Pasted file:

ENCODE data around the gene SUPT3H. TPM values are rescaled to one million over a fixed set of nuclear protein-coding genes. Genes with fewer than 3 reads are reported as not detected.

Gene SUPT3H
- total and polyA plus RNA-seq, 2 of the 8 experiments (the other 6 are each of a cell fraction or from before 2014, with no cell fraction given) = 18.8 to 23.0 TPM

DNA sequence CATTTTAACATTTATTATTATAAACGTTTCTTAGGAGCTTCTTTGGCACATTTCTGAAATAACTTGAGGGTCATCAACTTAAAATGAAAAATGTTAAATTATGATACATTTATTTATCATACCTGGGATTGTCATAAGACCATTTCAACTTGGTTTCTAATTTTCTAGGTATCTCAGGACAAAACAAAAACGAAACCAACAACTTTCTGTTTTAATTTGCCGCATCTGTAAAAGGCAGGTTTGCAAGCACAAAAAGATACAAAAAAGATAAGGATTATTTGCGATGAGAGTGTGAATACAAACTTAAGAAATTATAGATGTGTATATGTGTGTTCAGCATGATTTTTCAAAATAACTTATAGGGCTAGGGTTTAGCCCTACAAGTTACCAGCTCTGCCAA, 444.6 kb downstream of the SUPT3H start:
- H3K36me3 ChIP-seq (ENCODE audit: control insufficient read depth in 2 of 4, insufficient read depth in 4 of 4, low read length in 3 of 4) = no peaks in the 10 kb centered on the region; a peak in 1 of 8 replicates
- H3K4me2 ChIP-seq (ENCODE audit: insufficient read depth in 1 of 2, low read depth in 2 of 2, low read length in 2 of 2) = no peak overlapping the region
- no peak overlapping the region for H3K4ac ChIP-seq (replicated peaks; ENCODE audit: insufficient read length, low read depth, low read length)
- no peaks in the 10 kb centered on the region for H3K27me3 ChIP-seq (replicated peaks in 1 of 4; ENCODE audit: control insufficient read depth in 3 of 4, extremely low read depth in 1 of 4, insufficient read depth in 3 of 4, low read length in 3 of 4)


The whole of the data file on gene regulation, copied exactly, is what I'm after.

ENCODE data around the gene SUPT3H. TPM values are rescaled to one million over a fixed set of nuclear protein-coding genes. Genes with fewer than 3 reads are reported as not detected.

Gene SUPT3H
- total and polyA plus RNA-seq, 2 of the 8 experiments (the other 6 are each of a cell fraction or from before 2014, with no cell fraction given) = 18.8 to 23.0 TPM

DNA sequence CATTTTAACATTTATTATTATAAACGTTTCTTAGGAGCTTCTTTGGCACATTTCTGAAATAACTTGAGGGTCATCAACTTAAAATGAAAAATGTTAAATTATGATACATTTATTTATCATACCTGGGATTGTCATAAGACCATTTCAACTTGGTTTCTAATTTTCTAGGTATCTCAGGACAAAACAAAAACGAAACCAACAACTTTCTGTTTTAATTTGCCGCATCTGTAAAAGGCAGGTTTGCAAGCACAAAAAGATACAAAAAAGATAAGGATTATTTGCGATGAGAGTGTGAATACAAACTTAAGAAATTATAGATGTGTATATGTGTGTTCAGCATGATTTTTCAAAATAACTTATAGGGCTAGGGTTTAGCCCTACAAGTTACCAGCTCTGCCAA, 444.6 kb downstream of the SUPT3H start:
- H3K36me3 ChIP-seq (ENCODE audit: control insufficient read depth in 2 of 4, insufficient read depth in 4 of 4, low read length in 3 of 4) = no peaks in the 10 kb centered on the region; a peak in 1 of 8 replicates
- H3K4me2 ChIP-seq (ENCODE audit: insufficient read depth in 1 of 2, low read depth in 2 of 2, low read length in 2 of 2) = no peak overlapping the region
- no peak overlapping the region for H3K4ac ChIP-seq (replicated peaks; ENCODE audit: insufficient read length, low read depth, low read length)
- no peaks in the 10 kb centered on the region for H3K27me3 ChIP-seq (replicated peaks in 1 of 4; ENCODE audit: control insufficient read depth in 3 of 4, extremely low read depth in 1 of 4, insufficient read depth in 3 of 4, low read length in 3 of 4)